Marketing - Service Repair

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Evaluate your advertising efforts

Effective marketing and advertising strategies are essential for your business
Tuesday, September 8, 2015 - 07:00
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When it comes to the things shop owners want to spend money on, marketing and advertising aren’t typically at the top of the list. Most of us can think of a million other items we’d rather invest in – from new equipment to additional technicians. But the reality is, without marketing or advertising, you’ll never generate the revenue needed to fund new tool purchases or staff expansions.   

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Still, I can understand why there’s a reluctance to allocate budget for marketing and advertising expenditures. More often than not, shop owners tell me that their marketing and advertising programs often fall short of expectations, and they fail to see a solid return on their investment. While it’s true that some advertising vehicles are bound to underperform because they’re too broad-based (i.e. radio advertisements), if a more strategically-targeted approach still isn’t delivering results, then the problem might lie in your evaluation methods.

Think Strategically

In my experience, tracking the wrong metric can cause you to abandon a marketing vehicle too soon. These days, the industry trend is to measure your performance based on ticket averages. Under this approach, an uptick in ticket average following an ad campaign would be considered a success. But let’s say the month after your campaign hits, your ticket averages decline, but your car counts rise. If you follow industry norms, you’d probably consider the campaign a failure.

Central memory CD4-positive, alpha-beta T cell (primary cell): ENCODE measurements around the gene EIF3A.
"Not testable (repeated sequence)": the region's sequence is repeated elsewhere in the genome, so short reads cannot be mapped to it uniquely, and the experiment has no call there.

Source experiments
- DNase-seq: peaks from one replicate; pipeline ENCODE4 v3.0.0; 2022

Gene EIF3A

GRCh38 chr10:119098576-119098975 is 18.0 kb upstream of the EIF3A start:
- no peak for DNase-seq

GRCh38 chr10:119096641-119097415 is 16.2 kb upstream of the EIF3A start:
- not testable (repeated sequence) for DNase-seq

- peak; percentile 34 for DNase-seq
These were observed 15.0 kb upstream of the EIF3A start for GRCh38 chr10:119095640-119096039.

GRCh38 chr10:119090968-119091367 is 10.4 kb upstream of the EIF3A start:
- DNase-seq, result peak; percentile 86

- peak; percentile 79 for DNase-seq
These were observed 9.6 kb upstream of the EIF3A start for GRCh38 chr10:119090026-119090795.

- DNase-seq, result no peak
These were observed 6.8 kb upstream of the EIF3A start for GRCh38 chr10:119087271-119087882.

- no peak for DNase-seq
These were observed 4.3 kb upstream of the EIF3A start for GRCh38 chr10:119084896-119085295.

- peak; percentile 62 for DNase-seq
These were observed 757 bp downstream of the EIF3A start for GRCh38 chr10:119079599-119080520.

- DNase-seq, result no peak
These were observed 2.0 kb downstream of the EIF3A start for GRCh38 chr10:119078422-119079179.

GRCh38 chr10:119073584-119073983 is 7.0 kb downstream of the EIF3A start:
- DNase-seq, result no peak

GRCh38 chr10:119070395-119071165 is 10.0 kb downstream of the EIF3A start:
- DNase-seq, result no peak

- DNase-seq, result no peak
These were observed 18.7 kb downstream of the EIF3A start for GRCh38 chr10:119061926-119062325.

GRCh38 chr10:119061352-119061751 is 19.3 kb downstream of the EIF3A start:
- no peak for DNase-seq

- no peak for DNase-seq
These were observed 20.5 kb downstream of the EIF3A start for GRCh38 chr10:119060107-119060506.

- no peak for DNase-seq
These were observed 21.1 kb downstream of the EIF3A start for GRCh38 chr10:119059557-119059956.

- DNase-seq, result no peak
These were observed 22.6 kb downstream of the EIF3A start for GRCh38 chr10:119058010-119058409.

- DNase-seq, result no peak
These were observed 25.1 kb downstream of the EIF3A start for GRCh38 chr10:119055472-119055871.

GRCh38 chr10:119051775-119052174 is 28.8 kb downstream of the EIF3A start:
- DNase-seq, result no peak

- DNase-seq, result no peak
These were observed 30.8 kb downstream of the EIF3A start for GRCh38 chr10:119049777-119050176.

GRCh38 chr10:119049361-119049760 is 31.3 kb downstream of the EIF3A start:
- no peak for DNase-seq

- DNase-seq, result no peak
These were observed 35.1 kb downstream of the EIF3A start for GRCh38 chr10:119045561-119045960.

But I believe that way of thinking is too simplistic. An effective advertising effort can deliver a number of benefits. For some shops, a successful marketing campaign might increase car count, for others, it might stem a downward sales trend or generate repeat visits. The point is that judging success or failure simply on ticket average is fairly restrictive and encourages shop owners to try to obtain more sales from fewer cars – an increasingly difficult task given how well-built modern cars are.

Instead, I advocate tracking a number of factors and tying those factors to the goals you want to achieve. Before you start any kind of marketing effort take a look at your sales, not just month to month but the same month year after year, so you can get a clearer sense of the situation and whether you have problems that aren’t due simply to seasonal trends. Once you have the numbers, you’ll be in a better position to determine what you want your advertising campaigns to accomplish.

I am not going to talk a lot about what type of marketing works best, but I think whatever you decide to use should be tracked. If you can’t track it, that should be a sign that it might not be worth your money. Everything I do has a unique tracking number. So, if I post a coupon on my website, the number to call for that offer is going to be different than the number on my direct mail postcards or the number that comes up on my pay-per-click ads.

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